Sheet size would be determined by a formula, setup time and how many total of each card were ordered by the customer. Setup time would have been the longest part of it. So it's not efficient to setup for a really big sheet if you're only doing a few of each. The same goes for having a small sheet. If you're making a few hundred thousand of something setup time affects the overall job less. (Modern stuff has changed that a LOT which is why we can have so many 1/1s made for modern cards.)

I'd be surprised if they were done on really small sheets, like 2x2 would be really unusual. And they're large and not common enough for very large sheets.

Steve B
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Old 03-17-2017, 03:01 PM
steve B steve B is offline
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I can't imagine them being done individually.

There being one out there with another card showing is a solid indication that they were done in sheets.

Aside from stuff like books where a bunch of pages that end up together are on a sheet, very little gets done individually. Most of that is very short run stuff that's not efficiently done on a larger press. For example a few hundred laser warning signs were done on the press that did stuff around 8 1/2 x 11, it wasn't worth doing them in a sheets of 4 on the 25-26" press.

The guys who know T3s better would be better able to get close to a potential sheet size by groups of related rarity or commonness. All of course affected by popularity.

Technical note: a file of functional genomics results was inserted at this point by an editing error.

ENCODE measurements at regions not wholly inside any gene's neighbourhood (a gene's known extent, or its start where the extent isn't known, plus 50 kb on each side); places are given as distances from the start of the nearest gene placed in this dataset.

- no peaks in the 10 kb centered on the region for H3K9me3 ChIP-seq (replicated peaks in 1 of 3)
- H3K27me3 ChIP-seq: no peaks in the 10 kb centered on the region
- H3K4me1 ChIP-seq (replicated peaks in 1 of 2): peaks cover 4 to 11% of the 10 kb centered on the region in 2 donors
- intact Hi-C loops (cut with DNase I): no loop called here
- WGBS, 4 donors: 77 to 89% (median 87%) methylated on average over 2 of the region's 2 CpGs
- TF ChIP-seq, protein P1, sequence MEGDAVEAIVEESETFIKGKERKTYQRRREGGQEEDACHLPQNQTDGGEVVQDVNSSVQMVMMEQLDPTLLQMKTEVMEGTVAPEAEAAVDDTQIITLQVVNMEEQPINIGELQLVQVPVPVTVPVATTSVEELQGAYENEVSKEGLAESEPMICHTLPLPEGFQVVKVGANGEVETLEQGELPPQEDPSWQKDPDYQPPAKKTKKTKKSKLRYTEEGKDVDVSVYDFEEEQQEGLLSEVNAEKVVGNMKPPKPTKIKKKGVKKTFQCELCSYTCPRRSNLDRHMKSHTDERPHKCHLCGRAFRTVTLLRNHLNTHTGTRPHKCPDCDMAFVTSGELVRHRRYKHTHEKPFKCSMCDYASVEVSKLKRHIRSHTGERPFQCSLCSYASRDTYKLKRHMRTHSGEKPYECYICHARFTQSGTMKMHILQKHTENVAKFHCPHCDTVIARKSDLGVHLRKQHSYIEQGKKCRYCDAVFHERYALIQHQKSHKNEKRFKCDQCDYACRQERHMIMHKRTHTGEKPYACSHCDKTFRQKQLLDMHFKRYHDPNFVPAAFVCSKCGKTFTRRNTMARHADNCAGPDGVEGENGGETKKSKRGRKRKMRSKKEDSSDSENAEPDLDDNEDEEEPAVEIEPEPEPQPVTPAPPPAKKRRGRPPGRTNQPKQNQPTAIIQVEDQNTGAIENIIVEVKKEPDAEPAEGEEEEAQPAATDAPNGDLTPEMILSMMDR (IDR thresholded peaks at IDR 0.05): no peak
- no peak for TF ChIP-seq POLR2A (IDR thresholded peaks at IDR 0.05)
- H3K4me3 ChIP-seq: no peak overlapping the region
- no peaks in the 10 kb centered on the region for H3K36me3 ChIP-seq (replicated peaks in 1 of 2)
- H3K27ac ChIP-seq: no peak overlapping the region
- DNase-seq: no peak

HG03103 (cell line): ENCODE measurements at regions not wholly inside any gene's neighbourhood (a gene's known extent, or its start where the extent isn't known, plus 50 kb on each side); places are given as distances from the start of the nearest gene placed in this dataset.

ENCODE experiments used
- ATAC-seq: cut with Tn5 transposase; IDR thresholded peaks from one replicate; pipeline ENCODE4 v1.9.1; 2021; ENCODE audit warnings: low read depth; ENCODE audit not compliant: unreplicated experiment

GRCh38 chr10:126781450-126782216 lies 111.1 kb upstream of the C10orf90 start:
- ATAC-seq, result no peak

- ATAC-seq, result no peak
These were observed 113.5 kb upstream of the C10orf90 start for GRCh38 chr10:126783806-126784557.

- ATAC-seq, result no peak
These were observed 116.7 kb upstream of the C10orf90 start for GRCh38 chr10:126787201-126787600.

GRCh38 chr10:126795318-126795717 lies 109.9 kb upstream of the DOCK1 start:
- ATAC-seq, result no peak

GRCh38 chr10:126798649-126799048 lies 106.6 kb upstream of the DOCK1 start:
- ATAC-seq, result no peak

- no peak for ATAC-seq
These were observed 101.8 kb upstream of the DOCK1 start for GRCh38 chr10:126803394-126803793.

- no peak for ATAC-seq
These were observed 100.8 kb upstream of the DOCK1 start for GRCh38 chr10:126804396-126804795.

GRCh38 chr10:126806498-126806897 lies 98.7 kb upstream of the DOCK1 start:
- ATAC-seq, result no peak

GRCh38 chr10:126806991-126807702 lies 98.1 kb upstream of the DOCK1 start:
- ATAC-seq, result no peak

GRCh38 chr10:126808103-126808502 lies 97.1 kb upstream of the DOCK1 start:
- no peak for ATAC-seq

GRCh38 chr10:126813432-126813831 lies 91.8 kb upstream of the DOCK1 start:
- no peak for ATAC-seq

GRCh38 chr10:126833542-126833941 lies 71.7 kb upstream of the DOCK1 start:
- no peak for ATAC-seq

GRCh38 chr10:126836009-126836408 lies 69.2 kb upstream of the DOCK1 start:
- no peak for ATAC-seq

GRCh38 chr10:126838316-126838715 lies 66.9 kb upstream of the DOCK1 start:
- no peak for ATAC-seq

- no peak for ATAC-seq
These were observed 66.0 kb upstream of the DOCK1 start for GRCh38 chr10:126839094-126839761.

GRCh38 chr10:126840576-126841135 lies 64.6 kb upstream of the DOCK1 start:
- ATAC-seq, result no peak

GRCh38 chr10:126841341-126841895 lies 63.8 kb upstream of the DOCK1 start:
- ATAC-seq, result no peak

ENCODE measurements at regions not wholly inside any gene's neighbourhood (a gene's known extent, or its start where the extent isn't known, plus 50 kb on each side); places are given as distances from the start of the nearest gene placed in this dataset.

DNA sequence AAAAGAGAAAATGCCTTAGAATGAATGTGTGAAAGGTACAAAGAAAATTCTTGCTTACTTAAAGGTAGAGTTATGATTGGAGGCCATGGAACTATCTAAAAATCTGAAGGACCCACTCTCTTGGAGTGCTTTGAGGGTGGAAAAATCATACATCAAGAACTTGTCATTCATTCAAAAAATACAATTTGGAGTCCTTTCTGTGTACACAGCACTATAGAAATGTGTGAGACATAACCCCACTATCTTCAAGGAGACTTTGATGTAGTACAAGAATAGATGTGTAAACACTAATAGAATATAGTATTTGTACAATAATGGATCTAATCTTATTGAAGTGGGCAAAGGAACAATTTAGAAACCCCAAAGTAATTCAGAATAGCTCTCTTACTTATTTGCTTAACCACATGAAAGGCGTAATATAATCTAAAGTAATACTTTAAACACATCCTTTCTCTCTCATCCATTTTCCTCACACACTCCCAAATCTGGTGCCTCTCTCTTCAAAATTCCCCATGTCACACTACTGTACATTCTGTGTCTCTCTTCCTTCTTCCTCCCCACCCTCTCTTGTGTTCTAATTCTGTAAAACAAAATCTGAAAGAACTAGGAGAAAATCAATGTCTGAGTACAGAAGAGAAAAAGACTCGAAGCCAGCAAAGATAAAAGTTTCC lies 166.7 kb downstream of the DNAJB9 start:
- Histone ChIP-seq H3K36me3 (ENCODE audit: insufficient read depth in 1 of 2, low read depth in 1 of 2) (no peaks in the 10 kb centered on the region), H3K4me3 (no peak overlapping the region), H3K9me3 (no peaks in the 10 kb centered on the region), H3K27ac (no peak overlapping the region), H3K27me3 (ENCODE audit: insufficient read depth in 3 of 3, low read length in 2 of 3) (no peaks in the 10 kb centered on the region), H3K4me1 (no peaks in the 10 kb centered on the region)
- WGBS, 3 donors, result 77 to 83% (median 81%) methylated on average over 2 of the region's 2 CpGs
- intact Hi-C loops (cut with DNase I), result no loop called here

Steve B
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Old 03-18-2017, 12:03 PM
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Interesting discussion. To me, the most unique feature of this set's production and distribution that made it different from any other (as far as I know), is that people who sent in for them were allowed to request what player they wanted, as someone touched on earlier. Not knowing what kind of demand there would be, I'm guessing the printer wouldn't have wanted to print that many, if any, beforehand. Also, I have found it interesting that the centering on T3s, overall, is amazing compared to other issues of the time. I have also never seen a single miscut, "name on top", or any other indication common with known sheet prints to exist in the T3 set, which could also indicate individual printing.

On the other hand, as someone pointed out, if they printed individually then demand for Cobb's, Mattys, etc would mean that there would be 20x more stars than commons to have survived, which based on experience and pop reports is not the case.

It's clear I have no definitive answers, but as someone working on this set, I'll definitely be doing some more research on this question.